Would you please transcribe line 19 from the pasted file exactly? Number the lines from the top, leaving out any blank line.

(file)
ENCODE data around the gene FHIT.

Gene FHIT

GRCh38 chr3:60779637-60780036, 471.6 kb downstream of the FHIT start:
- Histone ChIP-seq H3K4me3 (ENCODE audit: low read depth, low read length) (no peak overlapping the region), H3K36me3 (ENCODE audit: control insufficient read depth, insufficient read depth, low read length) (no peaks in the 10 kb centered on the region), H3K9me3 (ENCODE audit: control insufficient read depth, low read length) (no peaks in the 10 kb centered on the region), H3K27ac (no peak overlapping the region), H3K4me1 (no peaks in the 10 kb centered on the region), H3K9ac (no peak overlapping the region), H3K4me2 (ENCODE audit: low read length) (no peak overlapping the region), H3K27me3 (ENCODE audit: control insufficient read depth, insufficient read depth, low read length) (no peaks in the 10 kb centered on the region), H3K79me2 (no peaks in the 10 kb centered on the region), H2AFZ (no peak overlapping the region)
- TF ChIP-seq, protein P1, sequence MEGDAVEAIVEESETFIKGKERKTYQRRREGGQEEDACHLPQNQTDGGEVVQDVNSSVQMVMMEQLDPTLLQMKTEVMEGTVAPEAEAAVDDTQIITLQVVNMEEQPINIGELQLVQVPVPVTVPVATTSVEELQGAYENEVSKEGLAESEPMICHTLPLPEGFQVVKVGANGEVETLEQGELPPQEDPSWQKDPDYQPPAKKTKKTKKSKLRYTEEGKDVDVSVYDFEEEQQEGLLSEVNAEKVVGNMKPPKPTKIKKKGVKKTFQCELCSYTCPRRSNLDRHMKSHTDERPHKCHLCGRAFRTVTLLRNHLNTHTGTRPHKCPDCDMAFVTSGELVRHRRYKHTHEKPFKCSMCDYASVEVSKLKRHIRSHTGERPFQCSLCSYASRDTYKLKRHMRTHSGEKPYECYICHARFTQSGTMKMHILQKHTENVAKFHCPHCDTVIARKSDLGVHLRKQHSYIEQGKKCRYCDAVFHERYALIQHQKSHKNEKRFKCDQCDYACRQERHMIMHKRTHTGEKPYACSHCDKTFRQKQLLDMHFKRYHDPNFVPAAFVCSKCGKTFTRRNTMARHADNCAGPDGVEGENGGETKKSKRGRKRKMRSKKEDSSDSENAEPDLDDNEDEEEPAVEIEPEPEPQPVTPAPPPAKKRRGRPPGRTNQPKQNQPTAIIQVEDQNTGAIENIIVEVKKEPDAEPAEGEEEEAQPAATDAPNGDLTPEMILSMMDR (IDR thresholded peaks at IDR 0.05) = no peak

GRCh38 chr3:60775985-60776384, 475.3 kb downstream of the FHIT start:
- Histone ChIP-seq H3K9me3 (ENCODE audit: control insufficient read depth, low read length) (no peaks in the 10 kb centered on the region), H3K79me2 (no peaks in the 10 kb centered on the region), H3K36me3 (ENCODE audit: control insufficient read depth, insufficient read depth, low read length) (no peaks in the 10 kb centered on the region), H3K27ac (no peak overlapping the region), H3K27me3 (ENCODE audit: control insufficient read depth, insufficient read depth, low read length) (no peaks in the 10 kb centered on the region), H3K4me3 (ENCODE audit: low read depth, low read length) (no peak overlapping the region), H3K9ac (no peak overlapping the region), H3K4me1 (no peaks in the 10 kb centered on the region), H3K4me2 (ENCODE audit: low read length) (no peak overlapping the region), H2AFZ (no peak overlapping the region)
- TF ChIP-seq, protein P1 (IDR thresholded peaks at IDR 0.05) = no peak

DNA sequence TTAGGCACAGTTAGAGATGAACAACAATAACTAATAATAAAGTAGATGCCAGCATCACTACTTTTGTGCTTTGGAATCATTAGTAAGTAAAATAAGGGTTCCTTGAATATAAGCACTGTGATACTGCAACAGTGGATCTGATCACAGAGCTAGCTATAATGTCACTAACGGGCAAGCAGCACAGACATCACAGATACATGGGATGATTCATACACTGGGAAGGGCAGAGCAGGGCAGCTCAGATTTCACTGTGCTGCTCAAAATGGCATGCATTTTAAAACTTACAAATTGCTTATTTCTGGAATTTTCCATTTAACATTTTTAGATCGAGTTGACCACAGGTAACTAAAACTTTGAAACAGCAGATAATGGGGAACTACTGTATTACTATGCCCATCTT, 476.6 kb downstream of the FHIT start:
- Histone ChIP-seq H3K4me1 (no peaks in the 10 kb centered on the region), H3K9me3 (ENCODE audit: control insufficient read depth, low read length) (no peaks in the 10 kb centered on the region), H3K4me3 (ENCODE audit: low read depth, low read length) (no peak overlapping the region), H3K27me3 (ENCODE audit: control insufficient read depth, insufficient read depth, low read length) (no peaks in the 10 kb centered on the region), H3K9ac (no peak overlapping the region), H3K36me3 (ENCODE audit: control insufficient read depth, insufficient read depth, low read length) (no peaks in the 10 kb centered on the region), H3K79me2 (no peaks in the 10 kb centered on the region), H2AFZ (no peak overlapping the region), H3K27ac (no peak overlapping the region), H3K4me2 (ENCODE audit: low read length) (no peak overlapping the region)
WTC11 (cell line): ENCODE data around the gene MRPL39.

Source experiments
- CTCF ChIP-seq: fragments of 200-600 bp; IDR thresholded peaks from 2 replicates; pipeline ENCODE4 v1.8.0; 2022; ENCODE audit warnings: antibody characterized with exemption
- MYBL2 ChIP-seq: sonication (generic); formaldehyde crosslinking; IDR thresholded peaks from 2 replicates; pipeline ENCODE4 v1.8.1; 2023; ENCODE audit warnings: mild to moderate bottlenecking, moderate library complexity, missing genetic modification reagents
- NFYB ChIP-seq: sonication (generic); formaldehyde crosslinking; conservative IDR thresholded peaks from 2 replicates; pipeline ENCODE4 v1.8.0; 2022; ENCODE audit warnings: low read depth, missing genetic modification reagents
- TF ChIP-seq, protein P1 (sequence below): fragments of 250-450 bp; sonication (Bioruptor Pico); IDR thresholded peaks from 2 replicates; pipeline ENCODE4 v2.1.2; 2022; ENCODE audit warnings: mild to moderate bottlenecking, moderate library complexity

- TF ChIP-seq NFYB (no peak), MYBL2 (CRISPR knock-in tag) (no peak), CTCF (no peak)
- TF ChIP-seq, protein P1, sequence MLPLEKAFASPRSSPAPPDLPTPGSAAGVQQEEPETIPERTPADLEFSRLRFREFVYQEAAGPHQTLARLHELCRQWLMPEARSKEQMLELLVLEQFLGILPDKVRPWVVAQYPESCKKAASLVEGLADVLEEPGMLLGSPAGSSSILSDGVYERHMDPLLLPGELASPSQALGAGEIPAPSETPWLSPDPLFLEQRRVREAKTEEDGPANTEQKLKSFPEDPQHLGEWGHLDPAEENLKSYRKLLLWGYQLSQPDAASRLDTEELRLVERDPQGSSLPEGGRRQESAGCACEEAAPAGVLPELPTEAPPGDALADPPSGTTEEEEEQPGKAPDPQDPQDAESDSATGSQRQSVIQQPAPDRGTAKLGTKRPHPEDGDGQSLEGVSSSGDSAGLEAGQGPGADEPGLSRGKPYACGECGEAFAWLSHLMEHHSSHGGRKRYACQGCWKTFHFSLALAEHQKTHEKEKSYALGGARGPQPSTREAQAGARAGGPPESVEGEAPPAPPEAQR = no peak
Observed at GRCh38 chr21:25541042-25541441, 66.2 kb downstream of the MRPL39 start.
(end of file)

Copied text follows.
Observed at GRCh38 chr21:25541042-25541441, 66.2 kb downstream of the MRPL39 start.